I have suffered from this as much as anyone else. For many years I was known as “Gunna Dutton”, as I had so many things I wanted to do, like run a marathon, be a world leading scientist, write a novel, become organised, with only a quarter getting done. Actually I haven’t done any of these things!
But as I get older, and hopefully a little bit wiser, maybe it the things we have done that count, not what we haven’t.
So if you have spent time with the kids playing ball, watching crazy movies or cooking pancakes, give yourself a tick.
If you have read one book, trashy or not, give yourself a tick.
If you have tried one new recipe, or in fact just been cooking at home rather than going out, give yourself a tick.
If you have taken a walk, even to the letterbox (hopefully a bit further), give yourself a tick.
If you have rung someone, texted a friend, emailed or in any way communicated with people outside your house, give yourself a tick.
If you have felt gratitude to the life we have, and the people who serve us either in government , health, school or in the supermarket, or anywhere, give yourself a tick.
If you have managed to clean one cupboard or small space, give yourself a tick.
If you have managed to get off the couch sometime during the day, give yourself a tick.
Sometimes when we aim high, we miss the gifts we already have and are exercising.
Don’t fall for isolation regret, instead we should cut ourselves some slack. Life is a journey, and it’s the journey and the people in it that gives us life, not what we have achieved along the way. Particularly in a Covid-19 pandemic!
My son has just started a graduate position at a law firm that does a lot of local government work. He recently was asked to do some research looking at the effect of the Covid-19 pandemic on contracts, and particularly when the contract has not been fulfilled. Apparently, in the absence of any specific rules, parties may instead seek to rely on a more generalised “Act of God” provision to protect themselves from any potential liability
I won’t go into the details of the legal argument, but it did start me thinking about the term “Act of God”.
“Act of God”, I wonder what people think when they hear that term. That God is sitting somewhere in the sky, away from the Hubble telescope and Voyager, smiting us when we do bad things, and rewarding us when we do something good. Or worse rewarding those that think or believe a certain way and punishing those that don’t.
Historically, these are ideas about God we could find in the bible if we looked, in the Book of Proverbs in particular. Funnily enough, another book in the Old Testament contradicted this way of thinking. In the Book of Job, Job ends up on the ash heap, having lost family, income, basically his life, even though he is a fine upstanding and faithful individual.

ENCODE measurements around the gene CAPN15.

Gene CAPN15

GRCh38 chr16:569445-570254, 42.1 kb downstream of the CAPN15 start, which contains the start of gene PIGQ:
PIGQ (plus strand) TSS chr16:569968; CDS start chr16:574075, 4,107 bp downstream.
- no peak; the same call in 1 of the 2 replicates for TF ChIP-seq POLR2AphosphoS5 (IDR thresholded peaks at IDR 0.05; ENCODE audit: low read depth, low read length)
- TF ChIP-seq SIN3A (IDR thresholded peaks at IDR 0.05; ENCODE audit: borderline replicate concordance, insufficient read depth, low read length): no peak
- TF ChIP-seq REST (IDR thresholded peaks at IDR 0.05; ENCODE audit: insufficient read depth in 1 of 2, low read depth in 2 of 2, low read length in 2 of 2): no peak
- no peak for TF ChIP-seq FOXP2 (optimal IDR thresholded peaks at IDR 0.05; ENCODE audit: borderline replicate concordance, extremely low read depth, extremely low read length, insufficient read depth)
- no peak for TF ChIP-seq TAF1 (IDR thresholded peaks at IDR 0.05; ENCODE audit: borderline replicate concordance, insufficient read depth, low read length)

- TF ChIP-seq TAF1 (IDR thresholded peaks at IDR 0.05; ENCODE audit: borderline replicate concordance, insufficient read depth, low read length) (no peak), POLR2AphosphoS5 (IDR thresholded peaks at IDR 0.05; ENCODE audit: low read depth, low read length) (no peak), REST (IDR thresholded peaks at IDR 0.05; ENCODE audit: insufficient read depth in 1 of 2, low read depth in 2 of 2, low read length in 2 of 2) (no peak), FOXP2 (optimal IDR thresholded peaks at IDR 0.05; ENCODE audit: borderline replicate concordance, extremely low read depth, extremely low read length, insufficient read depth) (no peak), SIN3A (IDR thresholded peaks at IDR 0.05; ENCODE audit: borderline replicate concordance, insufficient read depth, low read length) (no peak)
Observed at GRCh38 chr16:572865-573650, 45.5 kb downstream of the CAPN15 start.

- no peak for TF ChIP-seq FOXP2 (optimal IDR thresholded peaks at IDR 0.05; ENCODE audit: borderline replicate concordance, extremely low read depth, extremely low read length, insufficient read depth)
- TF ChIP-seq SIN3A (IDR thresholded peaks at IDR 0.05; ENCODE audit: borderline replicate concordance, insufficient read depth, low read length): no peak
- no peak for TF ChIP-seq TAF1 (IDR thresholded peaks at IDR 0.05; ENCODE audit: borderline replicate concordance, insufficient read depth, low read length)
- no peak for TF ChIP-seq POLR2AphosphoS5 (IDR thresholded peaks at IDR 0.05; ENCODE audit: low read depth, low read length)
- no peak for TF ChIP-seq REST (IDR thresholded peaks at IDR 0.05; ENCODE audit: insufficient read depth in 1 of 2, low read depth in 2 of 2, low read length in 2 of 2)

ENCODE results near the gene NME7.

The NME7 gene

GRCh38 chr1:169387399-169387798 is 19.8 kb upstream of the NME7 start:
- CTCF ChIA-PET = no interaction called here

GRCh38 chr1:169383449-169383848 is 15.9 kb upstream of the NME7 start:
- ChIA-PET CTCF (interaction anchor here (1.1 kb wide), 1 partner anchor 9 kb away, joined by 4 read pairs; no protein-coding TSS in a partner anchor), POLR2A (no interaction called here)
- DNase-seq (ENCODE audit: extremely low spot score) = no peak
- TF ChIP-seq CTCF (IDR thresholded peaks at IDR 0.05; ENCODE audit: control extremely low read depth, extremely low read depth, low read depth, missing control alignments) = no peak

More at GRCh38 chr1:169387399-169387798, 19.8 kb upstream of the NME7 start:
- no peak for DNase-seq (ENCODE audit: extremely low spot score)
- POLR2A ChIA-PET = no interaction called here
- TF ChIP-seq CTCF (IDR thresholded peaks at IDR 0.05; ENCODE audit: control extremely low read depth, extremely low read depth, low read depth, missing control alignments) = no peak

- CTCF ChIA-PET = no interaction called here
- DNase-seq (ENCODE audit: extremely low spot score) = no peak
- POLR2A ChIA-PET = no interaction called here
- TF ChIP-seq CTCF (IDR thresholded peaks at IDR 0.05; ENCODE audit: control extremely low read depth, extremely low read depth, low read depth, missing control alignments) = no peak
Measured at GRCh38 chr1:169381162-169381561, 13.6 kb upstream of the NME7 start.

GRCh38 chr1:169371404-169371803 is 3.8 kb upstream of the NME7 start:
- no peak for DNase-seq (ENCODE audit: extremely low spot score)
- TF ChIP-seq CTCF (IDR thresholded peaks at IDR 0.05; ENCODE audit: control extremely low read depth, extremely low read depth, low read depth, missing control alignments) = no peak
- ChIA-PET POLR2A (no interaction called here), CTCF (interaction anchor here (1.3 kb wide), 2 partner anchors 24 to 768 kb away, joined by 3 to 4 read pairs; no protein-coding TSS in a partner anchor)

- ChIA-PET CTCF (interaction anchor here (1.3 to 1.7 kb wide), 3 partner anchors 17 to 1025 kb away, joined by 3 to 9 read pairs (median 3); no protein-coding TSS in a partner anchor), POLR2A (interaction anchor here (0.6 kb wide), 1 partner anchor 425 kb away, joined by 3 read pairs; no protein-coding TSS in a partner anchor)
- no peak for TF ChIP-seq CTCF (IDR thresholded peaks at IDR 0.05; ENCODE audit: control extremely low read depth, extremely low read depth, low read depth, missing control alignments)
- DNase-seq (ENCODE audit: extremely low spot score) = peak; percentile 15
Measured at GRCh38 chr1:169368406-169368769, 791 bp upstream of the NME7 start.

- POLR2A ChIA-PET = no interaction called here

And of course, in the New Testament, Jesus was incredibly inclusive, and was heard saying, the rain falls on the just and the unjust. It’s what we do with it that matters (that’s me!)
So, it’s curious that the term Act of God is still around and still used. I know that when used in a contract it means things that are out of our control, like earthquakes and storms, flooding or drought, or in this case a pandemic, but really, do we have to blame God for them, even if it’s not literal.
The problem is, these days there are still plenty of people who see that bad things will happen to people because they are bad, and so the earthquake or pandemic is an infliction brought on us by God. Maybe because we have not been faithful enough, gone to church enough, haven’t followed the rules enough or been too self-indulgent, mean, or power hungry. Basically, been too human!
We don’t need an external deity to bring about destruction on ourselves by the way we live sometimes, either individually or as a community. Sometimes we do a good enough job on our own. Yet when things happen to us, terrible things, often it’s out of our control.
Those of us who suffer, suffer from illness, or from an accident, or from the effects of natural disasters are not reaping the vengeance of an angry God. They are dealing with the thing’s life has thrown at them, sometimes with an incredible amount of stoicism and inner fortitude. This is particularly the case when children are involved. People don’t deserve for their baby to be born with a disability or die from a condition because they have somehow upset God.
I remember going to a church, where a young lad was up the front, being prayed for so that he could throw the wheelchair he had been in for many years, away. Of course, you can pray all you like and that is a difficult miracle to attain, since he had a genetic condition from birth! What was horrendous was that the onus was placed on the lad, that he must not have had enough faith or that his life in other ways must have displeased God. Talk about digging a further whole for him to slide into! I know he left the church, and felt abandoned by the God he thought he believed in.